Update in public procurement legislation – new rules targeting SMEs

Public procurement legislation underwent a new makeover. A number of legislative changes aim to promote the access of SMEs to public works, supply and service contracts. The changes in legislation relate to the use of advance payments, granting of bidding fees, transparency during the procurement process and reducing the administrative burden for bidders.     

Objectives of the new rules

An Act of 22 December 2023 made several amendments to the Public Procurement Act of 17 June 2016. The amendments aim to promote SMEs’ access to public procurement.

99.8% of Belgian companies are SMEs. Although they make up the vast majority of Belgian enterprises, they are underrepresented in public procurement procedures. With the introduction of the new rules, the legislator seeks to change this.

The new legal framework introduces a number of novelties for contracting authorities as well as bidders in public procurement procedures, as will be discussed below.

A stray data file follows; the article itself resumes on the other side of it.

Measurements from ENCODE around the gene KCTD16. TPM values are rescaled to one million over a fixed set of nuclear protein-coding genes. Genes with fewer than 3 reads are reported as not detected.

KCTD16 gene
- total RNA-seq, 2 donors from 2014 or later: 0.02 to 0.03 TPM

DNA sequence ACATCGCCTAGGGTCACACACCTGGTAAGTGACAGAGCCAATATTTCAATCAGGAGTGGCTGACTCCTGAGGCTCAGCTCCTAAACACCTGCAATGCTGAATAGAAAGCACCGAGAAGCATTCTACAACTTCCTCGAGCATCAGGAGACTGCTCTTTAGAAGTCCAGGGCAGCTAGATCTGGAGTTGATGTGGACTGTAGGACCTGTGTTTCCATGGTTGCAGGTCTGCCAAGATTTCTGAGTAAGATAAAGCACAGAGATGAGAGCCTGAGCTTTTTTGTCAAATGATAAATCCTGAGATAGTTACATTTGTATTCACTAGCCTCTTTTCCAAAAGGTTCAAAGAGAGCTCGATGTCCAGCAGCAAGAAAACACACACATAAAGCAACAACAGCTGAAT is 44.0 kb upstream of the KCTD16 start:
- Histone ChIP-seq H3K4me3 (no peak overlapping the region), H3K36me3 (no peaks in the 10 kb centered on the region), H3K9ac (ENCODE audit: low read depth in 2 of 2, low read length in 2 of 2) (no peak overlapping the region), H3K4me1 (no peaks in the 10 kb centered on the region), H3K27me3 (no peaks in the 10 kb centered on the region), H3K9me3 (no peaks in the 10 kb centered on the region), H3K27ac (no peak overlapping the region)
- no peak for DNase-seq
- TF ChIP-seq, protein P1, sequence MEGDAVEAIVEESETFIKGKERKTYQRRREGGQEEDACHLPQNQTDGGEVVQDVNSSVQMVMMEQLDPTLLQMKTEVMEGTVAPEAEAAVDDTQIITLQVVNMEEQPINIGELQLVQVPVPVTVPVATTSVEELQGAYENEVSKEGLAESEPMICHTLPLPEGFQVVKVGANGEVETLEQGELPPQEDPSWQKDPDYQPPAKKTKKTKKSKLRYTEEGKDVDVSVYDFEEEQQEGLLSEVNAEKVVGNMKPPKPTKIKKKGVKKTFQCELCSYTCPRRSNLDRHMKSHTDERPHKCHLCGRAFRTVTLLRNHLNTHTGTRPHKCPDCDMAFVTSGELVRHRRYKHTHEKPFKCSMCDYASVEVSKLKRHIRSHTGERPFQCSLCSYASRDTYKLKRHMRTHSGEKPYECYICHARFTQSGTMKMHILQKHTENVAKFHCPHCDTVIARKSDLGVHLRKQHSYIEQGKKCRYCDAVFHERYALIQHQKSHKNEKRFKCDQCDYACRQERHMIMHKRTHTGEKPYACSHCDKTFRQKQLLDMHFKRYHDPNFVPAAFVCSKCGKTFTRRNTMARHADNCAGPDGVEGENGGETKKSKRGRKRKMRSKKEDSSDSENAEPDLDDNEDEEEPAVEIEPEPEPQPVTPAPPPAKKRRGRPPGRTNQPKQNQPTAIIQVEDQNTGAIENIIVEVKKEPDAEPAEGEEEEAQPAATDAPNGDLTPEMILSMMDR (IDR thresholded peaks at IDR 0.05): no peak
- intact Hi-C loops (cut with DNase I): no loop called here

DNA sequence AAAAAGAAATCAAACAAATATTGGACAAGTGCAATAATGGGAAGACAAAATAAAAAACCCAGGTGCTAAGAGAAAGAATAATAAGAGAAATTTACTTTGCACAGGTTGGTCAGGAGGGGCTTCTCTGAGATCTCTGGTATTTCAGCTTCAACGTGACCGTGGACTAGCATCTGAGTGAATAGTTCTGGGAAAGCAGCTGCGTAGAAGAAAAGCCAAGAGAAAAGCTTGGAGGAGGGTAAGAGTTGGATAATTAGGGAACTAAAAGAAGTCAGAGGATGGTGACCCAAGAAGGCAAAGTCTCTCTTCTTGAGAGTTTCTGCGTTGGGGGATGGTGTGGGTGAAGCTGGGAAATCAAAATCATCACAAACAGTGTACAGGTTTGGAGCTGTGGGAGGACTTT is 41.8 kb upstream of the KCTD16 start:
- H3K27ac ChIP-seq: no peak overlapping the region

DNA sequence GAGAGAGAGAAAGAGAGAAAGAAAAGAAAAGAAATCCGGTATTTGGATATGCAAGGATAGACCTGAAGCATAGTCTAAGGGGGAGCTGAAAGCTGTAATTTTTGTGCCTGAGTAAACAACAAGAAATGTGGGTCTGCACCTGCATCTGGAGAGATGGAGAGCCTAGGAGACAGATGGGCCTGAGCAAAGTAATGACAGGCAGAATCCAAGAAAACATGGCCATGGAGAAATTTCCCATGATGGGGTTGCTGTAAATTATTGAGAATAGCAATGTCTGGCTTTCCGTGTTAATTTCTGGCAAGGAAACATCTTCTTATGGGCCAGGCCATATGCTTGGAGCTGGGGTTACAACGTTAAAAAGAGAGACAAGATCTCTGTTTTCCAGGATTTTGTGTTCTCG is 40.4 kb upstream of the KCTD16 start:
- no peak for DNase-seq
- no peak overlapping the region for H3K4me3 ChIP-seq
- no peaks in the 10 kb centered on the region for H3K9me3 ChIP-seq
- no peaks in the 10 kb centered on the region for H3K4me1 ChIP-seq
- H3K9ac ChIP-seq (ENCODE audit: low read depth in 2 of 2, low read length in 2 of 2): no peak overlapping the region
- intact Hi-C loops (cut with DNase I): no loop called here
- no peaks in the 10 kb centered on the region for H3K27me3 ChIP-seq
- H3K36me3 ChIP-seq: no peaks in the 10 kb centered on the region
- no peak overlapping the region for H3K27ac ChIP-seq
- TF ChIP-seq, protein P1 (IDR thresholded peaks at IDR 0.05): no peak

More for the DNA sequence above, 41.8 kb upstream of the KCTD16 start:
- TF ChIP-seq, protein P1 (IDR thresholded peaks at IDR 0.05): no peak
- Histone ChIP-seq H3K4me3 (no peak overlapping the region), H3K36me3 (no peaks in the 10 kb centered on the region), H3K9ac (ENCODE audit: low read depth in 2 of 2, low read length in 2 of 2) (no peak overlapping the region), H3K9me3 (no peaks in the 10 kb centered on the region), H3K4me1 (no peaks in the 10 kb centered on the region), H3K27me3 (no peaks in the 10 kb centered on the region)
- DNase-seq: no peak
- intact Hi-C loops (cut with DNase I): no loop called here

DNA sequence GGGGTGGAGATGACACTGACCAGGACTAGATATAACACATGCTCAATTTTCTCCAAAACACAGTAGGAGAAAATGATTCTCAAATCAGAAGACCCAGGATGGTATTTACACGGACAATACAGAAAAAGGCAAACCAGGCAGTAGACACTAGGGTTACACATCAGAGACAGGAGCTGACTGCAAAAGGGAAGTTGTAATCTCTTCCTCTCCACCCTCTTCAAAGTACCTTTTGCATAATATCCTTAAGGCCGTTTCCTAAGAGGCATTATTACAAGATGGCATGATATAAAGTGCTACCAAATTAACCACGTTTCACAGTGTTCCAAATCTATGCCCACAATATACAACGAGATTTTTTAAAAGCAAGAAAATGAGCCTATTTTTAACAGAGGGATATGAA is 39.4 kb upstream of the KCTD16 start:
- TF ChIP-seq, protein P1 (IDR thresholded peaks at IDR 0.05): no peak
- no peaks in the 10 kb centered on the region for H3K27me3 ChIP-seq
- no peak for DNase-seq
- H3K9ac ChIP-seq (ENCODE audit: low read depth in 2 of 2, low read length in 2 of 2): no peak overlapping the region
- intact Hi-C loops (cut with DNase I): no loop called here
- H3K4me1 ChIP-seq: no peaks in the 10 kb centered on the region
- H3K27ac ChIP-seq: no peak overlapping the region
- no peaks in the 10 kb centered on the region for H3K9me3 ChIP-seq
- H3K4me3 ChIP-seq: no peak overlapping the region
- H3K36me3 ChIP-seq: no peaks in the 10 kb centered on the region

Main changes to public procurement legislation

1. Advance payments

The Act of 22 December 2023 establishes new rules on advance payments to the contractor.

Contracting authorities always have the possibility to voluntarily grant advance payments when this is provided for in the tender documents.

Contracting authorities that are also administrative authorities now have an obligation to provide for advance payments in certain cases. The extent of this obligation depends on whether the contractor is indeed an SME:

  • Where (1) the contractor is an SME and (2) the contract is awarded under a procedure other than the negotiated procedure without prior publication, the contracting authority is obliged to provide advance payments.

The advance payment amounts to:

    • 5% of the contract value, if the contractor is a medium-sized enterprise;
    • 10% of the contract value, if the contractor is a small enterprise;
    • 15% of the contract value, if the contractor is a micro-enterprise.

The contracting authority may provide for a higher advance, up to a maximum of 20% of the contract value.

  • Regardless of whether the contractor is an SME, there is always an obligation to provide advance payments if the negotiated procedure without prior publication is used and: